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Dez Bryant and Roy Williams: An Indictment of Hazing

NEW ORLEANS - DECEMBER 19:  Roy Williams #11 of the Dallas Cowboys is seen on the field during the game against the New Orleans Saints at the Louisiana Superdome on December 19, 2009 in New Oleans, Louisiana.  (Photo by Scott Halleran/Getty Images)
Scott Halleran/Getty Images
Ben SteigerwaltCorrespondent IJuly 26, 2010

Amid the reports that Dez Bryant of the Dallas Cowboys refused to carry the shoulder pads of fellow wide receiver Roy Williams at training camp, one thing stands out.

Roy Williams cannot be trusted to hold on to anything.

And seriously, folks, that should be the takeaway.  A professional athlete with pride and dignity shouldn’t be a headline.  The fact that it is tells me that the culture of football is one of hazing, degradation, and disgrace.

For a group of individuals who routinely play through injury and thrive on knocking one another around for six-, seven-, and eight-figure yearly salaries, one would assume they can carry their own equipment and pay their own bills.  Or better yet, they could give back some of their salaries to assist their teams with hiring more equipment managers.

It is my hope that resisting the stupidity of rookie hazing isn’t limited to Bryant.

On the other hand, it is my fear that it will be.  And the consequences for Bryant (assuming there will be some) may be the determining factor.

Having attended high school and participated in athletics, I’m aware that hazing is the traditional way of doing things.  I’ll remind you that racial discrimination was once considered in that same vein.  Traditions exist due to a lack of creativity or courage, not because they are the best way to do things.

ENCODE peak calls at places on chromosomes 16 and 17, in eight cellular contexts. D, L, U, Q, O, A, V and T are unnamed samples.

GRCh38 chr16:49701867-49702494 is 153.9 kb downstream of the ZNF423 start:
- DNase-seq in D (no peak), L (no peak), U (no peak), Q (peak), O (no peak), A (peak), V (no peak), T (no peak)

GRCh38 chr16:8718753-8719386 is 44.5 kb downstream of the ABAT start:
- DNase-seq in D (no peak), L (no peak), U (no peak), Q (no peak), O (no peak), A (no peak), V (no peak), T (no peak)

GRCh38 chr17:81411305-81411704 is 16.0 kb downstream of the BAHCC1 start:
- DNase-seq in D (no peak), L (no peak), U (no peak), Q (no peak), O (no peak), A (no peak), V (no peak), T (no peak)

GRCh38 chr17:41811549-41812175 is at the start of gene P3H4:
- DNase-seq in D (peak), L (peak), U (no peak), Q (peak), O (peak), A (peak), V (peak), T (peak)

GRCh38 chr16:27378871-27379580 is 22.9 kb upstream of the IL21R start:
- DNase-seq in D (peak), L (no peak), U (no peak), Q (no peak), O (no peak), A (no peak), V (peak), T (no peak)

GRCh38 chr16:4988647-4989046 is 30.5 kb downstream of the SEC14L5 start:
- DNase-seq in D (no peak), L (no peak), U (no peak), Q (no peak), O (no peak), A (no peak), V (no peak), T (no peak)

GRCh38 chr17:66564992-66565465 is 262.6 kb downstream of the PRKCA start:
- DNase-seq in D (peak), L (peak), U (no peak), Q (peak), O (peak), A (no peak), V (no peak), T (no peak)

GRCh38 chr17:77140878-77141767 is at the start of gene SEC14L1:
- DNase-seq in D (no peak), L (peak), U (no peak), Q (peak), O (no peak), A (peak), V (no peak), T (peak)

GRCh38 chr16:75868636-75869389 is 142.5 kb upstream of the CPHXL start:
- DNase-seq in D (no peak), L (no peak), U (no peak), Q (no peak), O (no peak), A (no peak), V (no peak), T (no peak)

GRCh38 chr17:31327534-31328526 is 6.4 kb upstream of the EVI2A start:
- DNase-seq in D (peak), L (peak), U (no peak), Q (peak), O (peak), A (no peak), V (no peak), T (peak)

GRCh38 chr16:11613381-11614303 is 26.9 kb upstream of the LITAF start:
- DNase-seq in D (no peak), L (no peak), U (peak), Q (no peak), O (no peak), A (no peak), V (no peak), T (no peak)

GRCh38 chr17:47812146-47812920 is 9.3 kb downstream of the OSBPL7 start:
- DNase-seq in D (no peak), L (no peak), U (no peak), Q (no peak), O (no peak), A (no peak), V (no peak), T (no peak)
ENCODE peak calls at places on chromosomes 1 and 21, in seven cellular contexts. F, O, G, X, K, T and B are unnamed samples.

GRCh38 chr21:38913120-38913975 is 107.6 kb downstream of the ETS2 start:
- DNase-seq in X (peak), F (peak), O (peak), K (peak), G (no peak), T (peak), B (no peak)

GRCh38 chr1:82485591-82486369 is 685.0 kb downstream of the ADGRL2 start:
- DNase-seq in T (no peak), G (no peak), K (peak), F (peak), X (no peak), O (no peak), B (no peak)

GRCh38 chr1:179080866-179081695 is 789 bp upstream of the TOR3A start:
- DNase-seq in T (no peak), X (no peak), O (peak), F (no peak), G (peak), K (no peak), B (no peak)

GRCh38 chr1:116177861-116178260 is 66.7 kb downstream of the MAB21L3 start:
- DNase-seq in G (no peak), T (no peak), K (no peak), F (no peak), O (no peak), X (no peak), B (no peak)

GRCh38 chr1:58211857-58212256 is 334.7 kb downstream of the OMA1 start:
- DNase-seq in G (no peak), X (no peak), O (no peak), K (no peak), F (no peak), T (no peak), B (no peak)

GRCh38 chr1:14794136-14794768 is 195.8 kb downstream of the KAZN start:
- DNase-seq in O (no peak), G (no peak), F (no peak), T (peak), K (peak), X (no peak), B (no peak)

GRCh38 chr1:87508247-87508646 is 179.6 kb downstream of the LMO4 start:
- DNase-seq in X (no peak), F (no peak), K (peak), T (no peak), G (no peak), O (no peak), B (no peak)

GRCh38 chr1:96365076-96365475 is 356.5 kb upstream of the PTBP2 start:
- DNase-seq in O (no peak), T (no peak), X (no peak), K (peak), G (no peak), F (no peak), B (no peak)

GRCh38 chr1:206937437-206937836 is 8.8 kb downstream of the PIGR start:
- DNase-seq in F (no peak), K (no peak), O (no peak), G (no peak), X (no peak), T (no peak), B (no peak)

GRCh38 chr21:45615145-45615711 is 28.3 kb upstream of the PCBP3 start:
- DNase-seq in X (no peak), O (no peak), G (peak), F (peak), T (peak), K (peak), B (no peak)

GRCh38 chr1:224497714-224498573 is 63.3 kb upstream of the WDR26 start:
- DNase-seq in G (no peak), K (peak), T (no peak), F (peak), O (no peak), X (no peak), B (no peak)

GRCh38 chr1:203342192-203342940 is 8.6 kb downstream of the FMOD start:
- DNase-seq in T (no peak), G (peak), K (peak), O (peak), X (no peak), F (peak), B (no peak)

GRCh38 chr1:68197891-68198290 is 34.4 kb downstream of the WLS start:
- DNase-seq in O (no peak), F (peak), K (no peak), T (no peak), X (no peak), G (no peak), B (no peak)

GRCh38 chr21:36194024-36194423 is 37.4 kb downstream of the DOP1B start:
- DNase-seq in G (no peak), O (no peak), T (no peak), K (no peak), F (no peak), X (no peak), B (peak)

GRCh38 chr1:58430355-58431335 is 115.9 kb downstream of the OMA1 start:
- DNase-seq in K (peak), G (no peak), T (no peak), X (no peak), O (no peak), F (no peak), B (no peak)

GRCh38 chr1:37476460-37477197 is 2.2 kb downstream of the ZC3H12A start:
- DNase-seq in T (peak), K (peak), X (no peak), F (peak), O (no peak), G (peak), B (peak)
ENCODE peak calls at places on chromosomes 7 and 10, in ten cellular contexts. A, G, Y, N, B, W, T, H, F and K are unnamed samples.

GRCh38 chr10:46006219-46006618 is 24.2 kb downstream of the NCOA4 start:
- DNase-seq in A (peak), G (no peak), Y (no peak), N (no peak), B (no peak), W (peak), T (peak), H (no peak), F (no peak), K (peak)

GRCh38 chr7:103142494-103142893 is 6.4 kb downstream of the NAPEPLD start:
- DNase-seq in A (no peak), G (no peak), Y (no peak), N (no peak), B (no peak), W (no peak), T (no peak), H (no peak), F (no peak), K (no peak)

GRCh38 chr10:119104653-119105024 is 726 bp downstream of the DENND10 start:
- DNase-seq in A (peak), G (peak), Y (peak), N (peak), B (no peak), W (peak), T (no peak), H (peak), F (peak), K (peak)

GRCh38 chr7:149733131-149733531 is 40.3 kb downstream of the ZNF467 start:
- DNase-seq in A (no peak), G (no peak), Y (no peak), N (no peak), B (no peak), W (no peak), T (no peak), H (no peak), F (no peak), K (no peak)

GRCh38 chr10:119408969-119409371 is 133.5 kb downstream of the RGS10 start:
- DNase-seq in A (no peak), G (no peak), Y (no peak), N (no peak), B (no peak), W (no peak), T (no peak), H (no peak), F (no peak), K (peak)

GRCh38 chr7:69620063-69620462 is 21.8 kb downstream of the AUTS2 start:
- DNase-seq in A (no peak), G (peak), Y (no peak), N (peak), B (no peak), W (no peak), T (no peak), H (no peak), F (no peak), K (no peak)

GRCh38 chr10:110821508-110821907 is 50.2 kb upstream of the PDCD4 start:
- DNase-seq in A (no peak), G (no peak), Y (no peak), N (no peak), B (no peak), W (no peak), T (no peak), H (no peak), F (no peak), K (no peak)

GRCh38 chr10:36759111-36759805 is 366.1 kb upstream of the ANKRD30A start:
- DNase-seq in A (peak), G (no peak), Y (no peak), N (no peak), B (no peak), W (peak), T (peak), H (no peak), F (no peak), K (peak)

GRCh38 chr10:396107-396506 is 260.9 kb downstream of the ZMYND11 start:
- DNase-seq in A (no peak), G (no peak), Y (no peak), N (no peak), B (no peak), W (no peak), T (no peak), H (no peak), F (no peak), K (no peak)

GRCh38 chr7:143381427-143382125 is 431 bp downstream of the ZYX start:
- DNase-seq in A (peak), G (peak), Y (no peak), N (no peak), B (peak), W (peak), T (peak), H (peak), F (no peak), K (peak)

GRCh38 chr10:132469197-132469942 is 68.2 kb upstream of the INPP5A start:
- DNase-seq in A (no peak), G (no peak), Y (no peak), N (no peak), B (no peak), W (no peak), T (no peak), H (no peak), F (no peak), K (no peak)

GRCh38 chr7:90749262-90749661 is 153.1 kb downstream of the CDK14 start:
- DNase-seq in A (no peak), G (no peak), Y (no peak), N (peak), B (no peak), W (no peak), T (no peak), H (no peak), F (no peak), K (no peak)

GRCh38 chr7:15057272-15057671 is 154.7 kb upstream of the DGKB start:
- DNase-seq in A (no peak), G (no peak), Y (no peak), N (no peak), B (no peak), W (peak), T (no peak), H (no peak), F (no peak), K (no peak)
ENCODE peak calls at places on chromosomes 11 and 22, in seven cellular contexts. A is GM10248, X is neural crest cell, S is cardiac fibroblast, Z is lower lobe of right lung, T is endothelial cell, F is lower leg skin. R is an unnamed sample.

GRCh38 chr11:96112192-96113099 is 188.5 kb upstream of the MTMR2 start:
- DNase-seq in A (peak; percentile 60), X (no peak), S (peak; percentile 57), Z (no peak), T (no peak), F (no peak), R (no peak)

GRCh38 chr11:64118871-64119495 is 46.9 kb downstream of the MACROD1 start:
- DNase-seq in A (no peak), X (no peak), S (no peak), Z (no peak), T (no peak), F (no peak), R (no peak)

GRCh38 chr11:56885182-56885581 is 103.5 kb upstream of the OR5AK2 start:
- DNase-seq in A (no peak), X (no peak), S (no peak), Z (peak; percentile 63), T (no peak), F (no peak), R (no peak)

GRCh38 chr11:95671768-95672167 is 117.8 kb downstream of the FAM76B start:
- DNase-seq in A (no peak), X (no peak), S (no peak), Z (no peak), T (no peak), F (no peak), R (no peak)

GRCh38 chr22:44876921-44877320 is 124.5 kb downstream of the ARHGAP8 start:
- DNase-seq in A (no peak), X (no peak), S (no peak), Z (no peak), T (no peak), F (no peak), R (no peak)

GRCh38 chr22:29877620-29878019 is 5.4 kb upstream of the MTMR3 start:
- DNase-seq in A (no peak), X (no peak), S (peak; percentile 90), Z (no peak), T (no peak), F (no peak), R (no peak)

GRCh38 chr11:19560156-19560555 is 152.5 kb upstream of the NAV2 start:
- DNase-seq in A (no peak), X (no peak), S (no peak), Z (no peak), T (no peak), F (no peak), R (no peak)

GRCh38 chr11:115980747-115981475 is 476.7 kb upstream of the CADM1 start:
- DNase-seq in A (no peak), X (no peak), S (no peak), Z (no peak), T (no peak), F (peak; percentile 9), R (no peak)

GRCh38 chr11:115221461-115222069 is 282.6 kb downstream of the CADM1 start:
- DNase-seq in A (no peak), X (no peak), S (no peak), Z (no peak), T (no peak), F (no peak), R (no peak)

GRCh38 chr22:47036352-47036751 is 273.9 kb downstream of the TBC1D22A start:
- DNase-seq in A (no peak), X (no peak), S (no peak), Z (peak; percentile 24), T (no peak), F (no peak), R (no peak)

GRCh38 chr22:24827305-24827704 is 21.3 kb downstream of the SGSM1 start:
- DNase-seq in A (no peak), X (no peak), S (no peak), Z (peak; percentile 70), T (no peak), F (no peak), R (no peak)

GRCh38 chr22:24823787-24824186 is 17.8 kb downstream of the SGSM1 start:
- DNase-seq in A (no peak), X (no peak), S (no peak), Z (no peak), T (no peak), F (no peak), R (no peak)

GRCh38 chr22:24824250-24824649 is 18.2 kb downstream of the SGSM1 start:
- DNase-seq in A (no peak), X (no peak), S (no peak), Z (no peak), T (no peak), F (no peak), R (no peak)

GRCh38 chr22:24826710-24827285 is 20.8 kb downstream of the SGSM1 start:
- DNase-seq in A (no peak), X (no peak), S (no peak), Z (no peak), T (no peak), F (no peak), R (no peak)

As much as Bryant has been reputed to have character issues, he’s handled himself with class since being drafted. 

How many alleged "diva" wide receivers have we seen sign their contracts before any other first-round picks?  How many of us would not have hit the interviewer when asked if a parent was a prostitute?  And how many of us would have the courage to refuse to carry the pads of a lesser player when the rest of the team ostensibly supports the lesser player?

Bryant should be applauded for his strength of convictions.  His coaches, on the other hand, should be roundly condemned for their lack of control that this sort of thing would occur on the professional field of play.  Both they and the front office have the ability to fine players for conduct issues.

Instead, we have silence from the Cowboys' camp, an excess of hype in the media, and a bunch of ex-players supporting Bryant.  Unfortunately, the support comes because Williams hasn’t done anything to earn his pads being carried, not because ex-players (on the whole) are against hazing.

Therein lies the problem.

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